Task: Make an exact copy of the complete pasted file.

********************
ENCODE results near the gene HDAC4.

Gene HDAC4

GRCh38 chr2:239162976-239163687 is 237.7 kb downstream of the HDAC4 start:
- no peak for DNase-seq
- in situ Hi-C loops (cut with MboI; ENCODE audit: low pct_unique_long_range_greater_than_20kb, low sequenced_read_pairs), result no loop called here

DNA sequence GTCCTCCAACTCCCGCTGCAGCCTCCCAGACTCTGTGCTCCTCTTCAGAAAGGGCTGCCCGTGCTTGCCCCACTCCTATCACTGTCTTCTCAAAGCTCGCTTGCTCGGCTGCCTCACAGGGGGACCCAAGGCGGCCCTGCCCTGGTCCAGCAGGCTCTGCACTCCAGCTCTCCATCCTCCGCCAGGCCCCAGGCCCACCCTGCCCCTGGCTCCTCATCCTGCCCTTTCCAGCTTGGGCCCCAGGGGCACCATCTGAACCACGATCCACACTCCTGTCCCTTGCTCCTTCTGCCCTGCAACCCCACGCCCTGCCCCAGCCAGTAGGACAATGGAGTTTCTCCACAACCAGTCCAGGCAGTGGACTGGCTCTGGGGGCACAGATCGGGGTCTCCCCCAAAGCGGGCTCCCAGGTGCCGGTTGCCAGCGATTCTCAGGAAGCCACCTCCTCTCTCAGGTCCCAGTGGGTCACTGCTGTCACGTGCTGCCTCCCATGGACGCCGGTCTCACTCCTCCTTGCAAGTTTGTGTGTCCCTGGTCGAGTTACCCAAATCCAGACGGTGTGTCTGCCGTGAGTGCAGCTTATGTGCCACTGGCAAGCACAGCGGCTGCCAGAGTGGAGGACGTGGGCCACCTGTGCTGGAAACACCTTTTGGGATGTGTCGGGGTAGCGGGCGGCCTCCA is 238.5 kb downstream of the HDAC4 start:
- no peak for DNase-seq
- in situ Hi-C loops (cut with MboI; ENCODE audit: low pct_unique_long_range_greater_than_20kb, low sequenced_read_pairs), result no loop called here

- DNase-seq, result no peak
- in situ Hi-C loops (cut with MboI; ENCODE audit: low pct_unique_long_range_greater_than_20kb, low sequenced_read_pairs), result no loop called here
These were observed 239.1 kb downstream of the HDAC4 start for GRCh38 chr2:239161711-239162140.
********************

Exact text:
ENCODE results near the gene HDAC4.

Gene HDAC4

GRCh38 chr2:239162976-239163687 is 237.7 kb downstream of the HDAC4 start:
- no peak for DNase-seq
- in situ Hi-C loops (cut with MboI; ENCODE audit: low pct_unique_long_range_greater_than_20kb, low sequenced_read_pairs), result no loop called here

DNA sequence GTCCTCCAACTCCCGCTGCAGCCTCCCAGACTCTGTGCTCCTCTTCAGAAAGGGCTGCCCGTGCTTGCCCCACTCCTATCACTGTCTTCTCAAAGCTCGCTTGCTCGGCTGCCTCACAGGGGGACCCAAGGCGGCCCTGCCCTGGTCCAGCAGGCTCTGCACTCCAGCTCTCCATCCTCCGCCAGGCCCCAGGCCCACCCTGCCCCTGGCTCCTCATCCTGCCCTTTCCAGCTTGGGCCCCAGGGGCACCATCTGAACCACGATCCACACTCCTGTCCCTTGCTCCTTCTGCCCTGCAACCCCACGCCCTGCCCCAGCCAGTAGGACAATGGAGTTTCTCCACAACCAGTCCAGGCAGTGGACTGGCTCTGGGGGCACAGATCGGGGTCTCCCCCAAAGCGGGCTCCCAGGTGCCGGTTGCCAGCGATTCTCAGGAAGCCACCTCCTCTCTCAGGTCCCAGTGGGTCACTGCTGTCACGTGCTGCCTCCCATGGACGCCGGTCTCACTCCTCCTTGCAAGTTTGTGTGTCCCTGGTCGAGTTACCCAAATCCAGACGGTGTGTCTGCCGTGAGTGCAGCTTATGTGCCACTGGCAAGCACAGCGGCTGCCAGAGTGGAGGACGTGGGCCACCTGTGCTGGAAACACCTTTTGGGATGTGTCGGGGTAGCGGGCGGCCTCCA is 238.5 kb downstream of the HDAC4 start:
- no peak for DNase-seq
- in situ Hi-C loops (cut with MboI; ENCODE audit: low pct_unique_long_range_greater_than_20kb, low sequenced_read_pairs), result no loop called here

- DNase-seq, result no peak
- in situ Hi-C loops (cut with MboI; ENCODE audit: low pct_unique_long_range_greater_than_20kb, low sequenced_read_pairs), result no loop called here
These were observed 239.1 kb downstream of the HDAC4 start for GRCh38 chr2:239161711-239162140.